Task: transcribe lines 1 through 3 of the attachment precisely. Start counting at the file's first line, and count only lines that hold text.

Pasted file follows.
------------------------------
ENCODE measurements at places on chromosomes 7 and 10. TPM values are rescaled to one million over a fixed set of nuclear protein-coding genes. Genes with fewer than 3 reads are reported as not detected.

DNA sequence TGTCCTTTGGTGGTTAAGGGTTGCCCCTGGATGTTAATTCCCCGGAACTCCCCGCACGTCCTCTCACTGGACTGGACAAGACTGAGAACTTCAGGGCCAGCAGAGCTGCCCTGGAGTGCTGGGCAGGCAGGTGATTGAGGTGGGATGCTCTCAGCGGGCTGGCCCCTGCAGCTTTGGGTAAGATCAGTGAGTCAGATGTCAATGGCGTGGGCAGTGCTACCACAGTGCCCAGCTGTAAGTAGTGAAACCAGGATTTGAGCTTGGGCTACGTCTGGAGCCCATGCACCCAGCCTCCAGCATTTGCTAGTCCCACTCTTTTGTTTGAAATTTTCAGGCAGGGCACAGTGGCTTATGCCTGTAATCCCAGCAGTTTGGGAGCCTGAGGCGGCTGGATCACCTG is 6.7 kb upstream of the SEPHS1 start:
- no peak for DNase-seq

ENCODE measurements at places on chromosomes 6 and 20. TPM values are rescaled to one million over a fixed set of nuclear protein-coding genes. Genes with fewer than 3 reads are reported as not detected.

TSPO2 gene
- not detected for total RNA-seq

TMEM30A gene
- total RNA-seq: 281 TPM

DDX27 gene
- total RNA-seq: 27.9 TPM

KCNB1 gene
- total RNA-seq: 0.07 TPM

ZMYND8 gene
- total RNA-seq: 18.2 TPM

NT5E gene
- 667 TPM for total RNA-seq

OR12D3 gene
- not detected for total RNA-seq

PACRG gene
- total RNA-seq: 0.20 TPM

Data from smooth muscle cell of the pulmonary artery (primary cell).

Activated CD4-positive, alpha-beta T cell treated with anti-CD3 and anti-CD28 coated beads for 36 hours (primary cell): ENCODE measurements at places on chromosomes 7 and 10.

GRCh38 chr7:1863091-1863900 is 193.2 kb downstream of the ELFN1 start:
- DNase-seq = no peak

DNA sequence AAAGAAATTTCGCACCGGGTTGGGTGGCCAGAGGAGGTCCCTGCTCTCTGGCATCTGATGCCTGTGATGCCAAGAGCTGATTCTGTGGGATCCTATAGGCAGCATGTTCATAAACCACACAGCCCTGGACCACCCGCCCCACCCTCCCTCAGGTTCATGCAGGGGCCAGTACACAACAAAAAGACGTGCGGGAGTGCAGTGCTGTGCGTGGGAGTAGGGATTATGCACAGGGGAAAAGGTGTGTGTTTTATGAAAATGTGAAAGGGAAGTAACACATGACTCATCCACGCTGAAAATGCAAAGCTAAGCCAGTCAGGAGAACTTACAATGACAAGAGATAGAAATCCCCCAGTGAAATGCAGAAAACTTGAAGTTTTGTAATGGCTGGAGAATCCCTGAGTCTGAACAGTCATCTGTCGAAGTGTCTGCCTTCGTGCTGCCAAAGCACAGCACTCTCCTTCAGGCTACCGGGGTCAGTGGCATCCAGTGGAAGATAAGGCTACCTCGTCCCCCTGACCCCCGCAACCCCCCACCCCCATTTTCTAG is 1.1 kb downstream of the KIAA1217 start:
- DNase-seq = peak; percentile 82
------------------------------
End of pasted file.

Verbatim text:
ENCODE measurements at places on chromosomes 7 and 10. TPM values are rescaled to one million over a fixed set of nuclear protein-coding genes. Genes with fewer than 3 reads are reported as not detected.

DNA sequence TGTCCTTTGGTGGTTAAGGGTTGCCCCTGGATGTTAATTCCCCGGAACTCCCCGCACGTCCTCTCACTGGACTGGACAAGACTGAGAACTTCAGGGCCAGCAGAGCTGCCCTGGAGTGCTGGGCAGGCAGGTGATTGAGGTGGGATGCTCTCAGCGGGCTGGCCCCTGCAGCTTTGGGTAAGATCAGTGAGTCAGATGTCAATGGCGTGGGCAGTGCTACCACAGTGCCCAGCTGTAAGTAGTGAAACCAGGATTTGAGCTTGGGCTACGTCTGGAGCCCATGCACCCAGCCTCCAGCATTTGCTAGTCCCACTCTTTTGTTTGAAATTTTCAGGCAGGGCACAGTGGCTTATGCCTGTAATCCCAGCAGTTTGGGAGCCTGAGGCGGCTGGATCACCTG is 6.7 kb upstream of the SEPHS1 start:
- no peak for DNase-seq